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Sustainability Reporting Using GRI: Lessons Learned

Yazan : Mehrdad Nazari 1 Kasım 2009 Pazar

Sustainability reporting in mining has grown dramatically in the last couple of years, especially since the industry converged around the Global Reporting Initiative (GRI), the world’s most widely used sustainability reporting framework.
 
GRI is an Amsterdam-based foundation that is also a collaborating centre for the United Nations Environment Program (UNEP). The origin of GRI dates back to 1997, when it emerged from a project incubated by the Boston-based nonprofit CERES, a national network of investors, environmental organizations and other public interest groups. By 2006, GRI had already released its current, third generation of guidelines (known as GRI G3), which have been developed using a multi-sectoral and consensus seeking approach.
 
Today, GRI is short-hand for “triple bottom line reporting” on organizations’ economic, environmental and social performance. However, there are still a few misperceptions and reporting barriers, some of which were identified during discussions with over 90 attendees of ten GRI-certified short courses delivered from Jan. to July 2009 in Canada and the U.S.
 
The Usual Suspects
Given considerable stakeholder and investor interest, the majors in the extractive sector have been at the forefront of sustainability reporting. Already, in January 2005, the members of the International Council on Mining and Metals (ICMM), a CEO-led industry group, agreed to report on their sustainable development performance using the GRI framework. ICMM has also been involved as part of a multi-stakeholder working group to develop GRI’s Mining and Metals Sector Supplement (currently available in a draft final stage).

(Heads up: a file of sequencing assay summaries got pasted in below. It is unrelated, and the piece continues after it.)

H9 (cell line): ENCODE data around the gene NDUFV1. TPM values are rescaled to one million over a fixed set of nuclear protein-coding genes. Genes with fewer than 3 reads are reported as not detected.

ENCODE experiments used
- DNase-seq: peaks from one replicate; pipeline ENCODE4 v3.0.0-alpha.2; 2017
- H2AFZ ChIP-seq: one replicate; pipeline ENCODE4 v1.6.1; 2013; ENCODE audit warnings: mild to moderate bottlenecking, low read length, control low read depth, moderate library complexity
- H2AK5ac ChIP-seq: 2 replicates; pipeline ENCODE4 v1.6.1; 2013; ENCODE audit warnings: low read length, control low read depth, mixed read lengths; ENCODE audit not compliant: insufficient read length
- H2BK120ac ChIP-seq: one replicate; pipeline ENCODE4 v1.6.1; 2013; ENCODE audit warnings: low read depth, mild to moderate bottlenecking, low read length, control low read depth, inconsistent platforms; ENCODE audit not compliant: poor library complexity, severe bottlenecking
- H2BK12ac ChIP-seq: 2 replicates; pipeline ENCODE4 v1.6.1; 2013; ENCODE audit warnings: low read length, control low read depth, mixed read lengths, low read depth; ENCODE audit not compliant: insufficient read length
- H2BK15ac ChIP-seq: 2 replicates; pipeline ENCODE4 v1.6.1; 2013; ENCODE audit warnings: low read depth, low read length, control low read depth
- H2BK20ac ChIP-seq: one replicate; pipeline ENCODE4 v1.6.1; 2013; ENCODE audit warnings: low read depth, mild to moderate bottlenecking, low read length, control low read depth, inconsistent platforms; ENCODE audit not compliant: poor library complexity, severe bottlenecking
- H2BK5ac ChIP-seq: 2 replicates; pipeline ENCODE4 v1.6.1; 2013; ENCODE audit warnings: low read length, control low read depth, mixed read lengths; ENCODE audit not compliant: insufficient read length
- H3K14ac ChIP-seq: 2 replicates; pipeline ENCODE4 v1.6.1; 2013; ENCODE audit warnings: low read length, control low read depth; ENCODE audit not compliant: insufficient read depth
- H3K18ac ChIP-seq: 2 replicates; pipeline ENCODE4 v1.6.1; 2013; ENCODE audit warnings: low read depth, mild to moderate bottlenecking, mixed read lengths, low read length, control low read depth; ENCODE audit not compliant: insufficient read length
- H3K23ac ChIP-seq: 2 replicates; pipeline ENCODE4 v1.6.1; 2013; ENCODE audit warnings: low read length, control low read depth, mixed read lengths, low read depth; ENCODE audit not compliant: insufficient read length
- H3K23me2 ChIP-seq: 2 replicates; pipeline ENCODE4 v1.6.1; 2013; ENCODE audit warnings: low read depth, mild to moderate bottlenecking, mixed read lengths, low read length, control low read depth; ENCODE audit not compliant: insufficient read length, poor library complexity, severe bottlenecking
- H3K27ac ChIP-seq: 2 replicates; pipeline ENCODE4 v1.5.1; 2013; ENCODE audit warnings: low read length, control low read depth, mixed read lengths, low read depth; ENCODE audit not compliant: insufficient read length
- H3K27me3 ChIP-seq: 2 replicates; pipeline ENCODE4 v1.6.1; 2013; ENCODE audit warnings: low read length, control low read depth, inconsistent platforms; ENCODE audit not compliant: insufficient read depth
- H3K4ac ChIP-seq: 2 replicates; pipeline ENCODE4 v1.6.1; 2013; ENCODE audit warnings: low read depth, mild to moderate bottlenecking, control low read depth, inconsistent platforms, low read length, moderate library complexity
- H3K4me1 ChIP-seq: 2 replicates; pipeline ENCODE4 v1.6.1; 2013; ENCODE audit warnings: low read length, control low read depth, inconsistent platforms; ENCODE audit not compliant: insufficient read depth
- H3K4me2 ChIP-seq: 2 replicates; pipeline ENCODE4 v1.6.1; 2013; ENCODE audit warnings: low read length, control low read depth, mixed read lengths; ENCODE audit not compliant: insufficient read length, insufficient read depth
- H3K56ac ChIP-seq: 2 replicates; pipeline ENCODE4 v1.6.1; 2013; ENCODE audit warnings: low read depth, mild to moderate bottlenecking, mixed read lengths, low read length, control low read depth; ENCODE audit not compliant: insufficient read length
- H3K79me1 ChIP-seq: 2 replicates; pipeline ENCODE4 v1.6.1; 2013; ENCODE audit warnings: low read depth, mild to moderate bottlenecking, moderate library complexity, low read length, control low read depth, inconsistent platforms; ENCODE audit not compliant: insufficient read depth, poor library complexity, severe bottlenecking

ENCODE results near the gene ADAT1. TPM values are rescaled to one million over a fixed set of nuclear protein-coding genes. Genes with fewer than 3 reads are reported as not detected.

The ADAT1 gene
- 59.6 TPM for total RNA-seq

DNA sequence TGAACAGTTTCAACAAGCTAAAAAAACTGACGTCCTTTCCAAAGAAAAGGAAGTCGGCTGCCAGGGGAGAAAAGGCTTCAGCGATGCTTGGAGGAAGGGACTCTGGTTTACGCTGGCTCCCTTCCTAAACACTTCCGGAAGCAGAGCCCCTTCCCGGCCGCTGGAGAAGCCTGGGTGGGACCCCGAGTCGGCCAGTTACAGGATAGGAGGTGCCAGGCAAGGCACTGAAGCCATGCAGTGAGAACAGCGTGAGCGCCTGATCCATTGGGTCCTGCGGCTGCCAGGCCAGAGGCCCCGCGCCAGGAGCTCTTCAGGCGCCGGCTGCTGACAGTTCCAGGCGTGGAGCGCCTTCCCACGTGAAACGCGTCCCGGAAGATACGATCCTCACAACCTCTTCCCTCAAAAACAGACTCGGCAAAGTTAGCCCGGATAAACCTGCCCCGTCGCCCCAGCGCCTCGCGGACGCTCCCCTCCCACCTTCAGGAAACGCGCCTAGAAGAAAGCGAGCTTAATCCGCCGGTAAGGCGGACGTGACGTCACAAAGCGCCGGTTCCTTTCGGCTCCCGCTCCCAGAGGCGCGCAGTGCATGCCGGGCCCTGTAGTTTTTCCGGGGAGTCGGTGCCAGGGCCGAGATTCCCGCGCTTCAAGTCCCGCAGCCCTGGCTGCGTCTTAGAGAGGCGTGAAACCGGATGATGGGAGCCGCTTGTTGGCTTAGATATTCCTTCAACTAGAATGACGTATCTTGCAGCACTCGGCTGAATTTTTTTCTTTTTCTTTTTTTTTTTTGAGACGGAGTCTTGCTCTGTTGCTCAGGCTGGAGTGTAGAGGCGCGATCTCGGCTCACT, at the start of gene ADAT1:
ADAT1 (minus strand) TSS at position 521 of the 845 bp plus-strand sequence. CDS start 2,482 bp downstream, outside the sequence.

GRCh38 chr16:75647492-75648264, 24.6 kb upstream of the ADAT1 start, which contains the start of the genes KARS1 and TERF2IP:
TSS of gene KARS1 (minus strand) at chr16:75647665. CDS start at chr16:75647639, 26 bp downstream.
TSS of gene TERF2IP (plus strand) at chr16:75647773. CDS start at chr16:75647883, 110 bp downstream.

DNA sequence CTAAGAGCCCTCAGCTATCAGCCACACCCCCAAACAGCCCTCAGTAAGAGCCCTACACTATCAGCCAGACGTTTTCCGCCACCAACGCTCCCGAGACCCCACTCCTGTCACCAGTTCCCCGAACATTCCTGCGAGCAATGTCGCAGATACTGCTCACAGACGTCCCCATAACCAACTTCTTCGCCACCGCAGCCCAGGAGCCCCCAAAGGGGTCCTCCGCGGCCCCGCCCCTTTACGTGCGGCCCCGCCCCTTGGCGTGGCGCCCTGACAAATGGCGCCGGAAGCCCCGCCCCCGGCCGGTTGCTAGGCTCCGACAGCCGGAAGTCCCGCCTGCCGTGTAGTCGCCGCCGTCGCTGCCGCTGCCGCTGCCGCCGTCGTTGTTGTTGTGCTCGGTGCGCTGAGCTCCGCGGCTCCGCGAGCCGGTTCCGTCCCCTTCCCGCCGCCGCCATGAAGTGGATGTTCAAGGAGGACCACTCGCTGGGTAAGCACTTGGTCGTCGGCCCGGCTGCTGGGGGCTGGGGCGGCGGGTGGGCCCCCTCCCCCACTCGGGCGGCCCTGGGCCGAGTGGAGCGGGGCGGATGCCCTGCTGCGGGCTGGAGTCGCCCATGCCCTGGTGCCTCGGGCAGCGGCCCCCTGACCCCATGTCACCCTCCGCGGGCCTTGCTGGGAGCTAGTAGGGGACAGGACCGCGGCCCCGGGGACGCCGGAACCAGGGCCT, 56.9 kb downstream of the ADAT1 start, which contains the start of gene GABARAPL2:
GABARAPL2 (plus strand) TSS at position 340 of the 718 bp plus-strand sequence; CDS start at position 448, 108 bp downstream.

GRI’s own strategies to increase sustainability reporting uptake include the launch of its certified training program. By September 2009, over 1,000 individuals were trained in GRI-certified courses offered by 27 GRI-approved training partners in Brazil, Canada, Hispanic
Americas, India, Japan, Republic of Korea, Spain, South Africa and the U.S.
 
Reporting Drivers
On behalf of LEAD Canada, a GRI approved training partner since late 2008, I pioneered the development and delivery of GRI-certified courses in Canada and the U.S. Between January and July 2009, ten GRI-certified, 2-day short courses were delivered to over 90 course participants in Montreal, Toronto, Vancouver, Winnipeg, Chicago and New York.
 
Discussions during the courses point to a number of business drivers, which seem to be contributing to an increasing interest in sustainability reporting and underlying CSR activities. The global brand value and commonly accepted GRI framework is being viewed as an attractive incentive to “upgrade” from partial reporting, alternative or less recognizable reporting frameworks.